Criminals are overwhelmingly targeting cargo trucks compared to other modalities

87 percent of cargo theft involved trucks compared to 13 percent for other modalities.

The 2020 annual report on cargo theft worldwide issued by international transport and logistics insurer TT Club and global provider of supply chain intelligence BSI confirms the overwhelming targeting of cargo trucks (87 percent) compared to all other modalities (13 percent). 

In 2019, BSI and TT Club noted several key trends among recorded cargo theft incidents.  These trends include both the overwhelming targeting of cargo trucks for theft compared to all other modalities as well as food and beverage being ranked first as the top commodity stolen in Asia.  

Both of these trends remained consistent from 2018. BSI and TT Club also noted an increase in 2019 in the number of cargo truck hijacking incidents, with thefts of and from vehicles similarly rising as a percentage of all theft incidents recorded in 2019.  In line with these trends, thefts most frequently occurred whiles vehicles were either in- transit or parked at rest areas 2019.

TT Club’s Mike Yarwood says that for locations of theft, they “most frequently occurred while in transit, in rest areas or an unsecured parking location. These accounted for 60% of those thefts reported.  We are particularly keen to draw attention to the dangers of such informal parking and encourage the provision of more secured truck stop facilities.”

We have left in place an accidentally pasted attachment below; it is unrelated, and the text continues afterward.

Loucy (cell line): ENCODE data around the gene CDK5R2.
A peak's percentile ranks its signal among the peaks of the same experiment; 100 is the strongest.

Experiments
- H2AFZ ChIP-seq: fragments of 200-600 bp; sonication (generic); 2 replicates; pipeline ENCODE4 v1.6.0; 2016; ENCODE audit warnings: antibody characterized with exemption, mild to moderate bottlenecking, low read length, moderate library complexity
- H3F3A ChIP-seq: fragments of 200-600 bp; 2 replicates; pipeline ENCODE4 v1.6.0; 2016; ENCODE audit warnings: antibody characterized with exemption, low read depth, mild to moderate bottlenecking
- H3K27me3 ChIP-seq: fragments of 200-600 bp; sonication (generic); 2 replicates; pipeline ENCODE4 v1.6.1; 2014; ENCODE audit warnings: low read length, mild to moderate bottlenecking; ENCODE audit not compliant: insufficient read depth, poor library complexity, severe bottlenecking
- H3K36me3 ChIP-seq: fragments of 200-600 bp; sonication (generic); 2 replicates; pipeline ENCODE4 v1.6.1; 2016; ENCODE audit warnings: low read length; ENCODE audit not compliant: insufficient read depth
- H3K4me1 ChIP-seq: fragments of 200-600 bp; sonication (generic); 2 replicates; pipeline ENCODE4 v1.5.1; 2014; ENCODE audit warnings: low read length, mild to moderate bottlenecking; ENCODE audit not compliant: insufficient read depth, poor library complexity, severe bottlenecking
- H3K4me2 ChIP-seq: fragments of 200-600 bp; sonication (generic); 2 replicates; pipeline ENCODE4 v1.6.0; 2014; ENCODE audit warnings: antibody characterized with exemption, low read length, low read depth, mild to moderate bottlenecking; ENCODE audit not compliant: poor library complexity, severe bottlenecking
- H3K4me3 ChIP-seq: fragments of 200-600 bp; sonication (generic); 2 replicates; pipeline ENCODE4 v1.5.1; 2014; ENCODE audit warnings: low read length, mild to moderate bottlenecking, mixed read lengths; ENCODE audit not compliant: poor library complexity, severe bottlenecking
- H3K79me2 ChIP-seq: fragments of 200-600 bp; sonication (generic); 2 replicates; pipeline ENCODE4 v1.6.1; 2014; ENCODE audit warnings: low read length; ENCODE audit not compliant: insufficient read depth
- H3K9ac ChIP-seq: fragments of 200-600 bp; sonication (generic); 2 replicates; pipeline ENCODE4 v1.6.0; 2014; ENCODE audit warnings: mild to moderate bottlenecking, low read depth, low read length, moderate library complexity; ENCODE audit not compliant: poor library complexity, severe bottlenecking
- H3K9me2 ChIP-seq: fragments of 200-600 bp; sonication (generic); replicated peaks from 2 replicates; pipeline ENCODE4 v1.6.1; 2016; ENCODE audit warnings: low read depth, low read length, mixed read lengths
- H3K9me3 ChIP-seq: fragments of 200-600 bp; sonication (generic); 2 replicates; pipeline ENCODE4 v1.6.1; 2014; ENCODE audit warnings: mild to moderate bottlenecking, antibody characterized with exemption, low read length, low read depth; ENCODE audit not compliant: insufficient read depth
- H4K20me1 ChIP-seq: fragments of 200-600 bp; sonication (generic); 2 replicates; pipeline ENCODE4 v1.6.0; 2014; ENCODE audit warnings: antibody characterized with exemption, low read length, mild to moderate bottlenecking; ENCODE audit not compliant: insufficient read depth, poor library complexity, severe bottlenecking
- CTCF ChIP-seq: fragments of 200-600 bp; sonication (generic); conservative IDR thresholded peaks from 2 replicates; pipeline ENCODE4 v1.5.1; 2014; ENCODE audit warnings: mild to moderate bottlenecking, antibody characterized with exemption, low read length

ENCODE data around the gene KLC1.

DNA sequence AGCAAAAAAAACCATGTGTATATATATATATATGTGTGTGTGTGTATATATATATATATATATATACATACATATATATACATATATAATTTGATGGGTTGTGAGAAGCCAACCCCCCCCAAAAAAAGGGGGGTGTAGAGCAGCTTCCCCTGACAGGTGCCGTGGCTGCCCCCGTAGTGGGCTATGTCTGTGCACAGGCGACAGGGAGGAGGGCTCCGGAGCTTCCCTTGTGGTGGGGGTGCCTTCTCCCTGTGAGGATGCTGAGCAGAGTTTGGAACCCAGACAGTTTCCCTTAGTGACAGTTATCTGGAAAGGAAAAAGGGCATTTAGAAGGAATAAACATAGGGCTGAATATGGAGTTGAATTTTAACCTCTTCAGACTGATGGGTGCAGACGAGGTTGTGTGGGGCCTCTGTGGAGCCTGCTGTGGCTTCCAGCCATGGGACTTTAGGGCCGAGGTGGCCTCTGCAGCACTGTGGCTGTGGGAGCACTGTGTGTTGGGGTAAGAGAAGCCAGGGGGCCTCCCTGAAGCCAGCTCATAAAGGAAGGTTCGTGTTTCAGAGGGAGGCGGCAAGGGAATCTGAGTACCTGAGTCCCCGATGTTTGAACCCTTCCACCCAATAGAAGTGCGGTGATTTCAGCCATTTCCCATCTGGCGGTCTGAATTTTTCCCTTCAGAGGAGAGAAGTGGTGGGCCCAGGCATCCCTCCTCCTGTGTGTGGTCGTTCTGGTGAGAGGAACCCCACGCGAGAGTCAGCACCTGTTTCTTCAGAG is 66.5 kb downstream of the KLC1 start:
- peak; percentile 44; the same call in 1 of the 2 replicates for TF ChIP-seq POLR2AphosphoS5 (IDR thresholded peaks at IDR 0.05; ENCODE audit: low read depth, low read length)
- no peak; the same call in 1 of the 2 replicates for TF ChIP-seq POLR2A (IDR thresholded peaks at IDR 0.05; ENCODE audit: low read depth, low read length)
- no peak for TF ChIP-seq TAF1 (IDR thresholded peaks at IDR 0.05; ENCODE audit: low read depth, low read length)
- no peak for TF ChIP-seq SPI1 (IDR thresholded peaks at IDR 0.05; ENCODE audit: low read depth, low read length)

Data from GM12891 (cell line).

In Asia, BSI and TT Club most frequently recorded cargo thefts in India (64 percent) and China (16 percent), a trend similar to that of 2018. Cargo thieves in these two countries are similar in profile and employ a wide range of tactics. The methods utilized by thieves in India and China range from very opportunistic means, such as pilferage and thefts by drivers or passersby, to more disorganize tactics, including in-transit truck thefts. In these types of thefts, thieves drive a vehicle behind a moving cargo truck, board the vehicle, and then throw goods to trailing accomplices.

Supply chain corruption is another major element of thefts in Asia, with corrupt employees removing goods they are transporting or accessing shipments stored in warehouses or logistics facilities. Thieves in these instances generally pilfer small numbers of items but occasionally manage to steal larger quantities of goods. These trends play out in the median value of thefts recorded by BSI and TT Club in the region, which tends to remain much lower than other regions where thieves often steal entire truckloads of high-value goods.

Like most regions of the world, the lack of secure parking locations in Asia is a key factor facilitating cargo theft. In China, for example, the insecurity of expressway service areas propagates the vulnerability of cargo trucks and often leads drivers to instead park in just-as-insecure roadside locations.

In Indonesia, bands of criminal gangs often extort cargo truck drivers through the demand of payments in exchange for safe passage through controlled areas. Although not a form of cargo theft, the forceful stoppage of non-compliant trucks by these criminals exposes shipments to the risk of potential cargo theft.

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